This past month, the Religious Freedom Project's Timothy Shah, Rebecca Shah, and Robert Woodberry directed a two-week intensive seminar with the Nagel Institute on the drivers and consequences of economic and social change in India. This week on Cornerstone, we're asking seminar participants to reflect on their understanding of religion and development in India.
By: Aminta Arrington
I had only vague notions of religious freedom before I went to India. Of course, being in the majority makes one prone to vagueness, making visits and relationships out of one’s own powerful context an essential education. As I got into the specifics of what religious freedom means for religious minorities in India, here are a few things I learned.
Religious freedom is not just a high-level affair. While constitutional provisions and safeguards are important, religious freedom is an everyday life-level affair. Article 25 of India’s constitution guarantees that "all persons are equally entitled to freedom of conscience and the right freely to profess, practice, and propagate religion." Despite this federal guarantee, it is in states, cities, towns, and neighborhoods that the abstract idea of religious freedom becomes reality—or becomes farce. For example, at the local level, it’s about a Christian community development association in Bangalore fighting for the Muslims living in the slums in which it works to have their own mosque. Religious freedom is about caring for one’s neighbors.
Religious freedom inserts itself into the space of other spheres of justice. While equality and fairness are difficult to argue against, religious freedom denies their absolute authority as paradigms. The Christian Medical College in Vellore, in order to maintain its identity as a Christian institution, allows various Christian institutions to sponsor candidates for admission, leading to a higher rate of Christians than the 2.3 percent national average. Yet, demanding fairness or equity would entirely squash the religious identity of this historic medical college.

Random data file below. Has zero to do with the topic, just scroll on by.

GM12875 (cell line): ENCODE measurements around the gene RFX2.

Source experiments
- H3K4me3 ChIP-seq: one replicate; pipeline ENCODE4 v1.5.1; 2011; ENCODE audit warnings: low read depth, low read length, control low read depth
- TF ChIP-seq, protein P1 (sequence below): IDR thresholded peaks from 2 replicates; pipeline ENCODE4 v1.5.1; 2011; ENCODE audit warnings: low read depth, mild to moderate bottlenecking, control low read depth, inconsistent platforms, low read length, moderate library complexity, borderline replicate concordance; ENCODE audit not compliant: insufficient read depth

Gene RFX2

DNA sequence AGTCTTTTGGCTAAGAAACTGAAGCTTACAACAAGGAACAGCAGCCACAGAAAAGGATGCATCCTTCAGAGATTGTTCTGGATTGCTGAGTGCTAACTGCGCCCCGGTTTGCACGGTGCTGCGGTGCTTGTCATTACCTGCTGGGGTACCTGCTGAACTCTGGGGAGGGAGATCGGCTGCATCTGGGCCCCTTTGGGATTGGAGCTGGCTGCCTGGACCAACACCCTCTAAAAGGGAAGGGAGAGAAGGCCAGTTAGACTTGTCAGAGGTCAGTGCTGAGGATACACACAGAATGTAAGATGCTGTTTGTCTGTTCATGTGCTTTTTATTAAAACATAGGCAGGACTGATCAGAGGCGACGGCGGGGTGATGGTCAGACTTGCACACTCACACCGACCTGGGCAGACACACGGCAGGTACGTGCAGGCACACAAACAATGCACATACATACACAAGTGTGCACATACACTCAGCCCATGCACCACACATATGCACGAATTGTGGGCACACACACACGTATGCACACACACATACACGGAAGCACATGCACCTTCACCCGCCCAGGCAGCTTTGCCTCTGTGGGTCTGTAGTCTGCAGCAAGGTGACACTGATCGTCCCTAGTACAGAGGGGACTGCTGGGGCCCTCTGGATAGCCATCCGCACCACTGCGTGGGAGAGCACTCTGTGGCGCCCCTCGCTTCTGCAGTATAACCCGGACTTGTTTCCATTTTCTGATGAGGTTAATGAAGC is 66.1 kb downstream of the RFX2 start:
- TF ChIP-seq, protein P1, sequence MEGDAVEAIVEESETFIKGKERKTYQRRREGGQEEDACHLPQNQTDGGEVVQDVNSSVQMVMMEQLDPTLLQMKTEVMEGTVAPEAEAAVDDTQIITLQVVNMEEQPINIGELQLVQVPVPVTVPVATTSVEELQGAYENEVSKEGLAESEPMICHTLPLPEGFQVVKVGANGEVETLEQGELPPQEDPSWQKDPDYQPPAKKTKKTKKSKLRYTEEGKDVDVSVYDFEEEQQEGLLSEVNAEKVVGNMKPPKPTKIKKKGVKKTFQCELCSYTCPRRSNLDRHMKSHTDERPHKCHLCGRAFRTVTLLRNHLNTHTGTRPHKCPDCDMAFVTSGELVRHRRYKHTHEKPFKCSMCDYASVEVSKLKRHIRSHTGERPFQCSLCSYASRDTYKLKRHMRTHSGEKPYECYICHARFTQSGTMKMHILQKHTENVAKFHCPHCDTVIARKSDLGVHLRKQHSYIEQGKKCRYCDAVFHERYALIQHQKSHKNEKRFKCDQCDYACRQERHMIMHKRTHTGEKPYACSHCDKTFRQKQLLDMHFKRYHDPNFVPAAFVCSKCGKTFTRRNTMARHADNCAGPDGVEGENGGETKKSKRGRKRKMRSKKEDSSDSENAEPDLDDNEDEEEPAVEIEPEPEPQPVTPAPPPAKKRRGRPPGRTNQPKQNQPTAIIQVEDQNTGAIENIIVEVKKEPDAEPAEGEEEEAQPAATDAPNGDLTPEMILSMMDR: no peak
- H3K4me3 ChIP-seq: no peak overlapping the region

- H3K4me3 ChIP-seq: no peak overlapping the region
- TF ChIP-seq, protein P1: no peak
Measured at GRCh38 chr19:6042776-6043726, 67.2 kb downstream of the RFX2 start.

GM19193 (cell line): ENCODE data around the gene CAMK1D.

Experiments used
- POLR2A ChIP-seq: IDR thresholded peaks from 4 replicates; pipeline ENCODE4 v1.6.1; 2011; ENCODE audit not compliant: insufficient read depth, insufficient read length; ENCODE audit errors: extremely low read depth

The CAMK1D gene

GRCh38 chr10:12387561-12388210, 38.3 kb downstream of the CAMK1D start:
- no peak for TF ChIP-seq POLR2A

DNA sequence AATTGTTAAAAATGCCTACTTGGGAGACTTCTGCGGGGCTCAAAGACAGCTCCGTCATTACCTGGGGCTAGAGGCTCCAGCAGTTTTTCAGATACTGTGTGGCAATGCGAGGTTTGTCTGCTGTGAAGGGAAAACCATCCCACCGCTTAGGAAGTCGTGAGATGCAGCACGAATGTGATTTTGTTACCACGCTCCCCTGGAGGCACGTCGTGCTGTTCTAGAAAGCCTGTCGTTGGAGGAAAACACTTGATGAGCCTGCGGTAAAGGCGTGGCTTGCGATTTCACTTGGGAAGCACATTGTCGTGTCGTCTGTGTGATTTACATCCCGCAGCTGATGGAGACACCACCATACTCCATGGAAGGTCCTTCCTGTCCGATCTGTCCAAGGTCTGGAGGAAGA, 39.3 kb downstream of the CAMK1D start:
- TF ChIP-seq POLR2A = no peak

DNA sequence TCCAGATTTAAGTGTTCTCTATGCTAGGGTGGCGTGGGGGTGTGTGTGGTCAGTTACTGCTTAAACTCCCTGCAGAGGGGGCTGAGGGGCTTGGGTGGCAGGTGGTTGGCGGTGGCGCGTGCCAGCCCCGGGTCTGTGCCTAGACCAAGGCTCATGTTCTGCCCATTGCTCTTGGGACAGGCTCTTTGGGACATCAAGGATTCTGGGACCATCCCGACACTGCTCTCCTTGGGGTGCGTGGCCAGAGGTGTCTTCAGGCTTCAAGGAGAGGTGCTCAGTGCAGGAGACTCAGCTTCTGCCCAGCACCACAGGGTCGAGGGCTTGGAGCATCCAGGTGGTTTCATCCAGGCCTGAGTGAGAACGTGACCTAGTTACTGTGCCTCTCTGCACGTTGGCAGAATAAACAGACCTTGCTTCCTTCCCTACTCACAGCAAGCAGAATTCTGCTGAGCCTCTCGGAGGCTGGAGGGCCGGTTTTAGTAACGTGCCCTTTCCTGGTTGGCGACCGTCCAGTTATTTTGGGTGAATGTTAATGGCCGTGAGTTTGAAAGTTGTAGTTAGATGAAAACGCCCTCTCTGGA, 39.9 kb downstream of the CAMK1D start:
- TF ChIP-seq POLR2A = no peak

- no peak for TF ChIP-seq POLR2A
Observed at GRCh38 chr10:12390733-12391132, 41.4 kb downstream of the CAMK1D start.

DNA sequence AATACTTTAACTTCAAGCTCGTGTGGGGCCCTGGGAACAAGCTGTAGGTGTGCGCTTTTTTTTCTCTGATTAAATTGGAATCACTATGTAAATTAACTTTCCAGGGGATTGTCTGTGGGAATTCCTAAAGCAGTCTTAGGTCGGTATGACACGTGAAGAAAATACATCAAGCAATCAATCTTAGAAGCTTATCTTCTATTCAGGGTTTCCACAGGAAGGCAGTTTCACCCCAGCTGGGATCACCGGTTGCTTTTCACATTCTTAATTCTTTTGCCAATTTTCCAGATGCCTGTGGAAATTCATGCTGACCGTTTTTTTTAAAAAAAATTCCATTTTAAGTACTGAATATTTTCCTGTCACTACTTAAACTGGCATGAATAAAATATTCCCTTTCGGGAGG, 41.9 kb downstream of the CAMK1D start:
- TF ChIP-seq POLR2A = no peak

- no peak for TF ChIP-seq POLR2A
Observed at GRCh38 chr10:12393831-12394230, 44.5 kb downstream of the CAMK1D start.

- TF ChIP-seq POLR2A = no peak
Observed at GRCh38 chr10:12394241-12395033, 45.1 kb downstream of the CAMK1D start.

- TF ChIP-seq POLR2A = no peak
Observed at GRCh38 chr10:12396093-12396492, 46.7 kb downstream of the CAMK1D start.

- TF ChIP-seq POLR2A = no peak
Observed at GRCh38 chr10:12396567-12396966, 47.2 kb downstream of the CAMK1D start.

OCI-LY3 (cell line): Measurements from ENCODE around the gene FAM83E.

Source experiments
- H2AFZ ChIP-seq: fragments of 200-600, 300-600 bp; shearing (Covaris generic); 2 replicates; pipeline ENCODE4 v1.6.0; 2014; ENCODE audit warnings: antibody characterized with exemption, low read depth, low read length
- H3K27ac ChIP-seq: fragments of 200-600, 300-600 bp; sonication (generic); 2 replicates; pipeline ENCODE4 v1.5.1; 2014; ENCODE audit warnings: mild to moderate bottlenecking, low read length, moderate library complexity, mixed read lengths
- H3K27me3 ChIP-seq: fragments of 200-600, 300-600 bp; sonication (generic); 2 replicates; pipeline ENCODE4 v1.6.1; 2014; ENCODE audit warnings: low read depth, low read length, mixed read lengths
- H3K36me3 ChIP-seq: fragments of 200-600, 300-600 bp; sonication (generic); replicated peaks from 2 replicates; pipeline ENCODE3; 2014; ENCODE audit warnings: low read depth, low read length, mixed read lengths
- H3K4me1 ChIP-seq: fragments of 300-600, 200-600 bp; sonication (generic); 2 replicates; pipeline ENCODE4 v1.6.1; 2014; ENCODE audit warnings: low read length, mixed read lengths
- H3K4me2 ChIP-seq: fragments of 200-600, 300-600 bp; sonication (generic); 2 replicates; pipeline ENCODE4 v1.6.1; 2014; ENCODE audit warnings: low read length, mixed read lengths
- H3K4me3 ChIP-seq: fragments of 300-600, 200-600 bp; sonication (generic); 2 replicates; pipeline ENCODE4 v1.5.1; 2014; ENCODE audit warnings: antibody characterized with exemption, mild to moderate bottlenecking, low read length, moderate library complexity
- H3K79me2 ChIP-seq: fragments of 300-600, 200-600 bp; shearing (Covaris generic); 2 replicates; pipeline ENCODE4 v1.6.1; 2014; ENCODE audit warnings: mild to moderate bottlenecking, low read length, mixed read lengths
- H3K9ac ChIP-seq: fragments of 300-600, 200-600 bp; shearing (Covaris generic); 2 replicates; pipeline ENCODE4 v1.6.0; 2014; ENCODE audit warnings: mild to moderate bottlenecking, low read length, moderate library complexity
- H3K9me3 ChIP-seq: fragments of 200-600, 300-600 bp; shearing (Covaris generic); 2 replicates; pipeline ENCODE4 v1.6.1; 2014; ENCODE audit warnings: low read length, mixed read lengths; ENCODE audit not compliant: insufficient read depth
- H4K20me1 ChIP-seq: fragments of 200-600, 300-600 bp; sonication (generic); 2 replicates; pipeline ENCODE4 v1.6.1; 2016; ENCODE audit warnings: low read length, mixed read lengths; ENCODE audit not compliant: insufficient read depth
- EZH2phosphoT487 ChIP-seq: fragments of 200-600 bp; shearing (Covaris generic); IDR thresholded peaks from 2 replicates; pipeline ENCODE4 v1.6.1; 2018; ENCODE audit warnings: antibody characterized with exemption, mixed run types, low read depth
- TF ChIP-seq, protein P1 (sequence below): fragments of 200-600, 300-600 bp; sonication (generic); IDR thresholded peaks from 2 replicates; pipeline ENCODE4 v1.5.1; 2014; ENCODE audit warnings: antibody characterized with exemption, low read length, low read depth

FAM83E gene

Religious freedom helps the poor. As a recent Time magazine headline stated, “India is home to more poor people than any other place on earth.” According to the UN Millennium Goals Report, in 2010, one-third of the world’s poor lived in India. Much of the work being done to help the poor escape the cycle of poverty is done by faith-based NGOs, ranging from international powerhouses such as World Vision and Catholic Relief Services, to neighborhood-based indigenous religious organizations. In a pluralist country such as India, the work of a Christian NGO, for example, to empower women in the slums or provide education for impoverished children often catalyzes a Hindu or Muslim organization to provide the same. The end result is a flowering of local work done on behalf of the poor and needy. Religion has pro-development power, but a power that can only be unleashed in an atmosphere of religious freedom.
This atmosphere promoting religious freedom, in New Delhi’s grand boulevards as well as in south India’s dusty slums, is essential if the world’s largest democracy is to become the world’s most successful democracy.
Aminta Arrington is a professor of intercultural studies at John Brown University.
This piece was originally authored on July 29, 2015 for the Religious Freedom Project at Georgetown's Berkley Center for Religion, Peace, and World Affairs.